The opinion of the court was delivered by: Gregory G. Hollows United States Magistrate Judge
FINDINGS & RECOMMENDATIONS
Petitioner, an inmate in Sacramento County proceeding pro se, has filed an application for a writ of habeas corpus pursuant to 28 U.S.C. § 2254. Pending before the court is respondent's September 3, 2009, motion to dismiss to which petitioner filed an opposition after which respondent filed a reply.
Petitioner was convicted in 1999 of sexual battery of a victim who was not a minor under Cal. Penal Code § 243.4, and in 2003, he was convicted of being an ex-felon in possession of a firearm. Petition, p. 5. As a result of the passage of "Megan's Law," which applied retroactively, petitioner alleges he has had his parole revoked for a total of twenty (20) months for "curfew" violations. Id.
In the instant petition, petitioner challenges a February 11,*fn1 2009, revocation of his parole for which he received a sentence of nine months. Petition, p. 1. Petitioner raises the following grounds: 1) special conditions of parole constitute cruel and unusual punishment; 2) petitioner was denied due process during revocation proceedings. Id., at 5, 7.
Respondent moves for dismissal of the petition on the grounds that both claims are unexhausted and that claim 1, alleging that the special conditions of parole constitute cruel and unusual punishment, is, in addition, procedurally defaulted. Motion to Dismiss (MTD), pp. 1-5.
The exhaustion of state court remedies is a prerequisite to the granting of a petition for writ of habeas corpus. 28 U.S.C. § 2254(b)(1). If exhaustion is to be waived, it must be waived explicitly by respondent's counsel. 28 U.S.C. § 2254(b)(3).*fn2 A waiver of exhaustion, thus, may not be implied or inferred. A petitioner satisfies the exhaustion requirement by providing the highest state court with a full and fair opportunity to consider all claims before presenting them to the federal court. Picard v. Connor, 404 U.S. 270, 276 (1971); Middleton v. Cupp, 768 F.2d 1083, 1086 (9th Cir.), cert. denied, 478 U.S. 1021 (1986).
Respondent argues correctly that to exhaust his state court remedies, petitioner must provide the highest court in the state with "a 'fair opportunity' to apply controlling legal principles to the facts bearing upon his constitutional claim." MTD, p. 2, quoting Anderson v. Harless, 459 U.S. 4, 6, 103 S.Ct. 276, 277 (1982) citing Picard v. Connor, 404 U.S. 270, 276-77, 92 S.Ct. 509 (1971); also citing, Kelly v. Small, 315 F.3d 1063, 1069 (9th Cir. 2003), overruled on other grounds by Robbins v. Carey, 481 F.3d 1143 (9th Cir. 2007).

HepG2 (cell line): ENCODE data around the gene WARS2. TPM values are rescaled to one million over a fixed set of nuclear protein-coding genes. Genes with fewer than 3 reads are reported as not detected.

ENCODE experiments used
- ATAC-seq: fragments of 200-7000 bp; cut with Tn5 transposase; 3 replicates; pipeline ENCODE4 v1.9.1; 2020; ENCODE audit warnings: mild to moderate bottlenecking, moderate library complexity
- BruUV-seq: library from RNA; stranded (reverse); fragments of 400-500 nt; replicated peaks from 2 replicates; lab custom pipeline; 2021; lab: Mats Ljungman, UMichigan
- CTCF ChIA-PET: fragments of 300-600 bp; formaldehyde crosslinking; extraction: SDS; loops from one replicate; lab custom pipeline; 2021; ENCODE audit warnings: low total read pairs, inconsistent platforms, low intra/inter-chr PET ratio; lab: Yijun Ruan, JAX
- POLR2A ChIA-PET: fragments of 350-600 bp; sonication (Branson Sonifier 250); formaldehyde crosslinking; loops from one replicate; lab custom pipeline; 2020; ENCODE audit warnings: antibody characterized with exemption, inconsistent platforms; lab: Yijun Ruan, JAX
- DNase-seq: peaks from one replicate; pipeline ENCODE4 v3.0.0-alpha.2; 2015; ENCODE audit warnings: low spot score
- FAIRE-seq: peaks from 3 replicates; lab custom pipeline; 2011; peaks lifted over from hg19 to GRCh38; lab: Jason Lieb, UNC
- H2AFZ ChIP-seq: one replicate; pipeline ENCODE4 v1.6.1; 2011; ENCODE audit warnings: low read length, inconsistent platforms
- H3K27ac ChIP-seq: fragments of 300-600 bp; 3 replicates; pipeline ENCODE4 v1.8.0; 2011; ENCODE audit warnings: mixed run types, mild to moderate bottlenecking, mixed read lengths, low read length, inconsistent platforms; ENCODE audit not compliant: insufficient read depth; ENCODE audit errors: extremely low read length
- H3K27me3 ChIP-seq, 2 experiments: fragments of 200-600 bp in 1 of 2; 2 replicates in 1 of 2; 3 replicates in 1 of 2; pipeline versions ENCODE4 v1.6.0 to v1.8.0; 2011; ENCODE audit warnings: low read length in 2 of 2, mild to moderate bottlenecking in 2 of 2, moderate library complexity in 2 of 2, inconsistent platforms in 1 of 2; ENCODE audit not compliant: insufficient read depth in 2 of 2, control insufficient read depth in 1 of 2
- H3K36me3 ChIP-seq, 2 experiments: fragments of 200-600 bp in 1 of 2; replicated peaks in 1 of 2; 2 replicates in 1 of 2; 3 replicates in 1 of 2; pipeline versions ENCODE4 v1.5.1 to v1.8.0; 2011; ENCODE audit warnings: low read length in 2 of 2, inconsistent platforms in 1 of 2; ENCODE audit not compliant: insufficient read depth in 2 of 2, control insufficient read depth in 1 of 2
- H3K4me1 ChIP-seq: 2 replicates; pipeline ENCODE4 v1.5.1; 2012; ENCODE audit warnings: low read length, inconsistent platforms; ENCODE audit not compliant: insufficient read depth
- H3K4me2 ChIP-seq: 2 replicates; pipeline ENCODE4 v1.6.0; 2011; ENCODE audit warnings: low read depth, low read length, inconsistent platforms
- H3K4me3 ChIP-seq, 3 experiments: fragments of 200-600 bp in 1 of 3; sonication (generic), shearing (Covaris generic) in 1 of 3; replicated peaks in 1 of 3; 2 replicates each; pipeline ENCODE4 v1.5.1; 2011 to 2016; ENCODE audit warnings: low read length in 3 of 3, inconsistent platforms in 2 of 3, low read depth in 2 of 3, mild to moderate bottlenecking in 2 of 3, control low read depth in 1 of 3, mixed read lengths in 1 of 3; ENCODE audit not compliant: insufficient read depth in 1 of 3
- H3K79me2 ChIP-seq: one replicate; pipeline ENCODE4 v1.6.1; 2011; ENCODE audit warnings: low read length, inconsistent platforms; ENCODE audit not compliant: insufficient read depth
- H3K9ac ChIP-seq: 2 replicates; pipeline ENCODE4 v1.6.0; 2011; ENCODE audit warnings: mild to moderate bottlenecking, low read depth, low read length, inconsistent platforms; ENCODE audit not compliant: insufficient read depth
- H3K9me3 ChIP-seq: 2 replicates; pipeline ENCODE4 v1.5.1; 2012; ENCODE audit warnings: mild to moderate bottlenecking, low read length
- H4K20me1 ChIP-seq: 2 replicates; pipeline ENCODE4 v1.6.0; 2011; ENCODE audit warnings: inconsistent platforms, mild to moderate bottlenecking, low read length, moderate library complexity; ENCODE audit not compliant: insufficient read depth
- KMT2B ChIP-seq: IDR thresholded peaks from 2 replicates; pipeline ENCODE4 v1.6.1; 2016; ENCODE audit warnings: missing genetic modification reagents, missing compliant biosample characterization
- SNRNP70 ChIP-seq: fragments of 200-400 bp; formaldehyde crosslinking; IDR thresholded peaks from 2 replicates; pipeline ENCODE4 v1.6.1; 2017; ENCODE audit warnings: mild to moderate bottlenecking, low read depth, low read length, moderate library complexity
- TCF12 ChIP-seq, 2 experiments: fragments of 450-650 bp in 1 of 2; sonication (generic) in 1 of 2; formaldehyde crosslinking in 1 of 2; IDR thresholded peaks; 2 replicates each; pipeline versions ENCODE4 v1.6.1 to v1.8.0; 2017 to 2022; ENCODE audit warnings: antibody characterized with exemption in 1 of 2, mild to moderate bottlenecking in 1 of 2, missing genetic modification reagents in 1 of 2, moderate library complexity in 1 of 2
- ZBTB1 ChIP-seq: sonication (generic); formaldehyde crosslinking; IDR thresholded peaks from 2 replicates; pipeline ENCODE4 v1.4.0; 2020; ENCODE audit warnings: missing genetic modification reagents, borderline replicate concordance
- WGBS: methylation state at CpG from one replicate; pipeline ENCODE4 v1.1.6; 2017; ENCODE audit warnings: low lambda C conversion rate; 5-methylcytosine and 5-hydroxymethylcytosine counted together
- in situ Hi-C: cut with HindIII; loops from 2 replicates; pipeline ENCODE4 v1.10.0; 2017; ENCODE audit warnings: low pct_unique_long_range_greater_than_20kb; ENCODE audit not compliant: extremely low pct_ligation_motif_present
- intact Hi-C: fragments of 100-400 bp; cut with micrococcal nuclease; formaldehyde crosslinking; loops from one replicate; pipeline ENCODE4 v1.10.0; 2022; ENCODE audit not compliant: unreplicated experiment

It is not enough that all the facts necessary to support the federal claim were before the state courts, id., at 277, 92 S.Ct., at 513, or that a somewhat similar state-law claim was made. See, e.g., Gayle v. LeFevre, 613 F.2d 21 (CA2 1980); Paullet v. Howard, 634 F.2d 117, 119-120 (CA3 1980); Wilks v. Israel, 627 F.2d 32, 37-38 (CA7), cert. denied, 449 U.S. 1086, 101 S.Ct. 874, 66 L.Ed.2d 811 (1980); Connor v. Auger, 595 F.2d 407, 413 (CA8), cert. denied, 444 U.S. 851, 100 S.Ct. 104, 62 L.Ed.2d 67 (1979). In addition, the habeas petitioner must have "fairly presented" to the state courts the "substance" of his federal habeas corpus claim. Picard, supra, 404 U.S. at 275, 277-278, 92 S.Ct. at 512, 513-514. See also, Rose v. Lundy, 455 U.S. 509, --, 102 S.Ct. 1198, 1204, 71 L.Ed.2d 379 (1982).
Anderson v. Harless, 459 U.S. 4, 6, 103 S.Ct. 276, 277
Respondent is also correct that petitioner has the burden of proving exhaustion of state court remedies and that in California a petitioner must present his claims to the California Supreme Court. Id., citing Cartwright v. Cupp, 650 F.2d 1103, 1104 (9th Cir. 1981); Kim v. Villalobos, 799 F.2d 1317, 1319 (9th Cir. 1986).
Respondent also contends, and the state supreme court petition presented as Exhibit 1 to the motion confirms, that petitioner did not assert the claims he raised in the instant petition before the state supreme court. MTD, pp. 2-3, Court Document 11-2, Exh. 1, pp. 1-48. Within that petition the sole ground for relief raised was that "petitioner is being prejudiced by lower courts['] 'post-card' denials for relief that is [sic] not applicable." MTD, Court Doc. 11-2, p. 4. Petitioner included as supporting facts that he appeared before the BPH on March 22, 2008, for violation of special conditions of parole, "good cause" was found and his parole was revoked for nine months. Id. Petitioner goes on to state within his state supreme court habeas petition that there is no administrative appeal process for parole revocation decisions such as his and contends that at both the superior court and state appellate court level, his petitions were wrongly denied on the basis of a failure to exhaust administrative remedies (with a second state court petition denied as successive*fn3 ). Id., at 4-6. Petitioner asserts within that petition that he is attaching exhibits showing his having sought "administrative relief which has nothing to do with the revocation proceedings." Id., at 6. Petitioner continues in his state supreme court petition stating that "[i]f this Court reviews the Court of Appeals decision, it will note that the Court of Appeals did not rule on its merit. Made no reference to the issues or ...